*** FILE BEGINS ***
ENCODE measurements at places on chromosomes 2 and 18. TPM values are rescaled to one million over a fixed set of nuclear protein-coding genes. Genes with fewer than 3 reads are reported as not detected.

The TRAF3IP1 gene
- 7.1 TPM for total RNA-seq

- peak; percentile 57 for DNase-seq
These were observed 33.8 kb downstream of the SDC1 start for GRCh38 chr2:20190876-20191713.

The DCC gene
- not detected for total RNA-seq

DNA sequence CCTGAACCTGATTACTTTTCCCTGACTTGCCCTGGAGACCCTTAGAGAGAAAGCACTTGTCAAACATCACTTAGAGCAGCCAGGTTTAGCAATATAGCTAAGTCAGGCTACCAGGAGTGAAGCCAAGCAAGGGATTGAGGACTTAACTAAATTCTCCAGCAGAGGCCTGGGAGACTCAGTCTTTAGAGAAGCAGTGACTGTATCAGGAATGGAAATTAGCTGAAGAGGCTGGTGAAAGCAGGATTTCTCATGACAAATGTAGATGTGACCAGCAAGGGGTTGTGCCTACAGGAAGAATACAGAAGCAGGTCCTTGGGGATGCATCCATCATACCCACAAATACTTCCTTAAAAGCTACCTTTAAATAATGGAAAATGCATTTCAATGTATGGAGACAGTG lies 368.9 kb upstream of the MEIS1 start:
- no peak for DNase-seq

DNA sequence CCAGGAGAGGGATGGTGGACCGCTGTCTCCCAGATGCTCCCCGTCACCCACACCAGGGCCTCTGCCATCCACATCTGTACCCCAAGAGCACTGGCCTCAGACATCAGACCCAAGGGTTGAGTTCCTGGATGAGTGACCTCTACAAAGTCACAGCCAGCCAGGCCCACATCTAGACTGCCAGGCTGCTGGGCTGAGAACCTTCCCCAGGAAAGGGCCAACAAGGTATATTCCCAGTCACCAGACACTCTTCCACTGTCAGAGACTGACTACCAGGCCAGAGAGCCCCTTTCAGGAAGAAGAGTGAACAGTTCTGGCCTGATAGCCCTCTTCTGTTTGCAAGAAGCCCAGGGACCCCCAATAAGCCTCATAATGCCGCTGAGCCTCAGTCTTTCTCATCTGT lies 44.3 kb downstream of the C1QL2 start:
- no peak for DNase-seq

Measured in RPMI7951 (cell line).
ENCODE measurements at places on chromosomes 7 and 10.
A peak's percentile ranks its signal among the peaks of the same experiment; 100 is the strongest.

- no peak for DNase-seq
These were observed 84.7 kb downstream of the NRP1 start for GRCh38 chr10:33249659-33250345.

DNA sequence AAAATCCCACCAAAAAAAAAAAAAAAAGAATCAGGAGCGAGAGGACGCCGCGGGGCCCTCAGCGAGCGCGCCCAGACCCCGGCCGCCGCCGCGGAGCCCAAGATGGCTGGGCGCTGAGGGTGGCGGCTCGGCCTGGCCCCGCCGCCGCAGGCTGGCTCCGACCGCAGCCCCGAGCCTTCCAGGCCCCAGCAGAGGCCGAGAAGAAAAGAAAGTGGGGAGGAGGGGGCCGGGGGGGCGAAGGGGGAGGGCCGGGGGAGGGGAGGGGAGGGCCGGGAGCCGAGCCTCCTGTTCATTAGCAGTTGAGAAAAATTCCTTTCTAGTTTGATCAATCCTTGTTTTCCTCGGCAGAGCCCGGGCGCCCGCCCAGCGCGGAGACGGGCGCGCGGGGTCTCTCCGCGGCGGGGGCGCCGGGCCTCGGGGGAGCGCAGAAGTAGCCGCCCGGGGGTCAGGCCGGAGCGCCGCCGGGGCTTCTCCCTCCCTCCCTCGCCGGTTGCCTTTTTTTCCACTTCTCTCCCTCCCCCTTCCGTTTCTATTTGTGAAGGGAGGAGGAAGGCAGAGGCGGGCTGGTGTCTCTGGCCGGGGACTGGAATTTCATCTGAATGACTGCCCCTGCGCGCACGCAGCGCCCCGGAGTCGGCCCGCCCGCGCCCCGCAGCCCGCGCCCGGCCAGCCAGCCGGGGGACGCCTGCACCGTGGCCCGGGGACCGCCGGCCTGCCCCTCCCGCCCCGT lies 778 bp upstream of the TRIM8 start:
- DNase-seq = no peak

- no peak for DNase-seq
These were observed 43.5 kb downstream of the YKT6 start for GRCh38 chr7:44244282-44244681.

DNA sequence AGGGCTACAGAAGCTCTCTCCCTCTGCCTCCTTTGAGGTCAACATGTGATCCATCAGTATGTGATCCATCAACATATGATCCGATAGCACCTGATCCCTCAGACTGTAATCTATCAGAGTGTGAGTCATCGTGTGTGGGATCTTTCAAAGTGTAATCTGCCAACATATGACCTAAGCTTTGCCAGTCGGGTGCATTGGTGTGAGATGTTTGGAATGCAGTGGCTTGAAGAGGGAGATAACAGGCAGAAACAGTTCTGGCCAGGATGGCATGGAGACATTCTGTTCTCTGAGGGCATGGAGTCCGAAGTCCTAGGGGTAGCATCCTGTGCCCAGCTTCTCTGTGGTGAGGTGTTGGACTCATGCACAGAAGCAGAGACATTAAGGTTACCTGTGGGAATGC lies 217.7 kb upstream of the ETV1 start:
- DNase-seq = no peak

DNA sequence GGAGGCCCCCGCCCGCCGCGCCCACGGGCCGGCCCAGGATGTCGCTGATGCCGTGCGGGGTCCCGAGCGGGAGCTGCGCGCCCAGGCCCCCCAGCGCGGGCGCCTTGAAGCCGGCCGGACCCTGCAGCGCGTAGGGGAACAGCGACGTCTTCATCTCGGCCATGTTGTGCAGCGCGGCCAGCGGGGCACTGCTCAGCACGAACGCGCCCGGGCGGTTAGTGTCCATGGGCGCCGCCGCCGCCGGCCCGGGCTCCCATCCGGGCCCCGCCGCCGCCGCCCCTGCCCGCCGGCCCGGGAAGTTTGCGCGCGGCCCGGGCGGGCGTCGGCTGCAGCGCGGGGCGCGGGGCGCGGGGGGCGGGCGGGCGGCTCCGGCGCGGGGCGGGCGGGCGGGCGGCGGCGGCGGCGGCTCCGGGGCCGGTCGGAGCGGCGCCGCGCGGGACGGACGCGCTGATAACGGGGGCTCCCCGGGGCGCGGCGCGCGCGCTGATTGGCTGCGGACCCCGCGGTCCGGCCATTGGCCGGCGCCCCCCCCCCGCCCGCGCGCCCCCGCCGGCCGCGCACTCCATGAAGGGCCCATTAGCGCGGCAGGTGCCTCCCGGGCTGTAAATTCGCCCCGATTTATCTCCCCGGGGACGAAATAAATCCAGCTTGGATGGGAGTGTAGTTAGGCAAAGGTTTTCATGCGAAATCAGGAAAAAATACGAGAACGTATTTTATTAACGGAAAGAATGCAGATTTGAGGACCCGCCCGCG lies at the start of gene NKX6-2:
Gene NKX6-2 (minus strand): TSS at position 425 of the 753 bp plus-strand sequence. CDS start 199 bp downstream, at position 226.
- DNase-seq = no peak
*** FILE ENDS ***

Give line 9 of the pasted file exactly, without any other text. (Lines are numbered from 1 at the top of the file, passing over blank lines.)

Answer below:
- no peak for DNase-seq